What should organisations do?
Unfortunately it is not always possible to prevent bullying from taking place. There are steps that an organisation can take to provide and promote a safe, healthy and fair environment for people to work in.
Whenever a case of bullying or harassment rises employers should take the opportunity to examine its policies, procedures and working methods to see if they can be improved.
If an organisation does not already have one it is sensible to consider framing a workplace policy on bullying and harassment. This will help to ensure that all employees are aware of what will not be tolerated, what may constitute bullying and harassment and the fact that bullying and harassment may be treated as a disciplinary offence.
It should be made clear to all staff that the policy applies to them whether they are on work premises or are working away from their base office.
The policy should also set out treatment by staff and by clients and customers that the organisation will not tolerate.
In addition, all organisations, large and small, should have policies and procedures for dealing with grievances and disciplinary matters. In particular, individuals should note who they can speak to if they have a work related problem and managers should be trained in all aspects of the organisation’s policies.
If an individual does raise allegations of bullying and harassment it would almost certainly be considered to be a grievance and should be dealt with in accordance with an employer's own policies.
Any complaint should be investigated promptly and objectively and taken seriously. Those investigating the claims of harassment should consider all of the circumstances including the fact that the perception of the complainant as harassment is often felt differently by different people.
Training should be given to all staff on what is and is not acceptable behaviour and this should be regularly updated.
Those who are in line management roles should also be trained on all policies including those relating to disciplinary and grievances. That training should cover not only how to deal with the individual accused but also how to deal with the complainant.
Training should include the fact that employees may be held personally liable for harassment and named as an individual party in discrimination proceedings in the Employment Tribunal.
Line managers should receive training on effective communication and managing performance and teams so that they are confident that they can communicate effectively with their team members and reduce the risk that constructive feedback is viewed to be bullying and or harassment.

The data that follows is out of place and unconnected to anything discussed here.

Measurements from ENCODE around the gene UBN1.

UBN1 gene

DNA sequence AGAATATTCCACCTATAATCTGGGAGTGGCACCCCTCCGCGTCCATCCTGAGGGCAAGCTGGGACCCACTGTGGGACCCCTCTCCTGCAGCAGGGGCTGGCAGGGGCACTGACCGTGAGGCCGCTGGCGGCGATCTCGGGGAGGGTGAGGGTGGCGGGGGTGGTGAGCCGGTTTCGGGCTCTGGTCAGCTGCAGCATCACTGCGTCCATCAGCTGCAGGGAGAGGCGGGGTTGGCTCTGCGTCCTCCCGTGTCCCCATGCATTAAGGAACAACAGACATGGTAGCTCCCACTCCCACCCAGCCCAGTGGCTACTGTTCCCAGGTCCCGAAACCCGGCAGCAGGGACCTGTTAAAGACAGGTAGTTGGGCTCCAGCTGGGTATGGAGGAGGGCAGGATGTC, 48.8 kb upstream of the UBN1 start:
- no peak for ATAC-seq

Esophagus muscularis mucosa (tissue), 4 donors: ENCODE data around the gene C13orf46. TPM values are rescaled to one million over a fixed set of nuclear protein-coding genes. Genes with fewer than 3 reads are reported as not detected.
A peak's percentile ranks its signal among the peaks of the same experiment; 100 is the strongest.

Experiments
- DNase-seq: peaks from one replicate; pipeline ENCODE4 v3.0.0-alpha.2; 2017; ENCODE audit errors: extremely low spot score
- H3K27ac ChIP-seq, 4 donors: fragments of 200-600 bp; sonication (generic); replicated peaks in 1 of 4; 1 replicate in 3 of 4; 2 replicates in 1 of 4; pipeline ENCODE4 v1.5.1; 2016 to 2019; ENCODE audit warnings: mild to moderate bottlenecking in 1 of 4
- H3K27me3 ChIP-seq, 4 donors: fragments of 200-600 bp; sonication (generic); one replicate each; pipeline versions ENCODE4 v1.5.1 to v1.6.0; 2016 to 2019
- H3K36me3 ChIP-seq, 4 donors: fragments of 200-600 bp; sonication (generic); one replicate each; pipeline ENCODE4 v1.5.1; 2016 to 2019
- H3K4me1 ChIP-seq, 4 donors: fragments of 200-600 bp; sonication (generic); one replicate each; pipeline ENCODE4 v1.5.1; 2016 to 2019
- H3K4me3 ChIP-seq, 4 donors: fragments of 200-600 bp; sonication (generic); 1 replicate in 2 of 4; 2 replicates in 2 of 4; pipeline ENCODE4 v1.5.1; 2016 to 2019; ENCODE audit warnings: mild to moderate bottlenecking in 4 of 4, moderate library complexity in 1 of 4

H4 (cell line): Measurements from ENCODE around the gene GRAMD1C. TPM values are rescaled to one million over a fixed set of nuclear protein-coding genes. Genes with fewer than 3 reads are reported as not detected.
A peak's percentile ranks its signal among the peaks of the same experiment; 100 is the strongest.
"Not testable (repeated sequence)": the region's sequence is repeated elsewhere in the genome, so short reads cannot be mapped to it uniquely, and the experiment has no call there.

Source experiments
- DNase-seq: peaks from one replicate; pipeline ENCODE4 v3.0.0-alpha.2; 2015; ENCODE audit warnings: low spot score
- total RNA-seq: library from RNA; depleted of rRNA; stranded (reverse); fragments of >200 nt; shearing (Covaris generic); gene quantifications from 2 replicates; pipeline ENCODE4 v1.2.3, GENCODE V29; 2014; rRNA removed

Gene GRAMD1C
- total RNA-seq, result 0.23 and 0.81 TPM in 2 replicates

Show a clear commitment
Senior individuals within the organisation should also be seen to set the right example and to adhere to the policy. The message should be that the organisation has a zero tolerance to any breaches of the policy.
All staff should feel confident that if they do raise a complaint it will be investigated in a confidential and sensitive way and without fear of reprisal. Staff should know that there is a supportive culture and that they have someone to speak to if they feel there is an issue.
As such an organisation should show its commitment to having a workplace culture of dignity and respect by having comprehensive policies in place and by acting upon complaints that are raised and taking appropriate action against those who don’t adhere to these where necessary.
Hold exit interviews with departing employees. This may be the only time that a person is prepared to discuss the behaviour of an individual. This would be particularly useful if your organisation has a high turnover of staff as that may indicate that there is a problem and perhaps that bullying and harassment has become a problem for the organisation.
Act upon any adverse feedback so as to prevent other individuals from feeling the same and the behaviour of the individual continuing or escalating.
This may assist an organisation, particularly larger organisations, in identifying if there are any issues within certain teams or departments that could be construed as being contrary to its values and/or policies.
Again, if there is any adverse feedback from the survey once it has been obtained it really should be acted upon. To obtain it and to then ignore it would send out the wrong message to an organisation's staff and even to its clients and customers if it became known it was being ignored.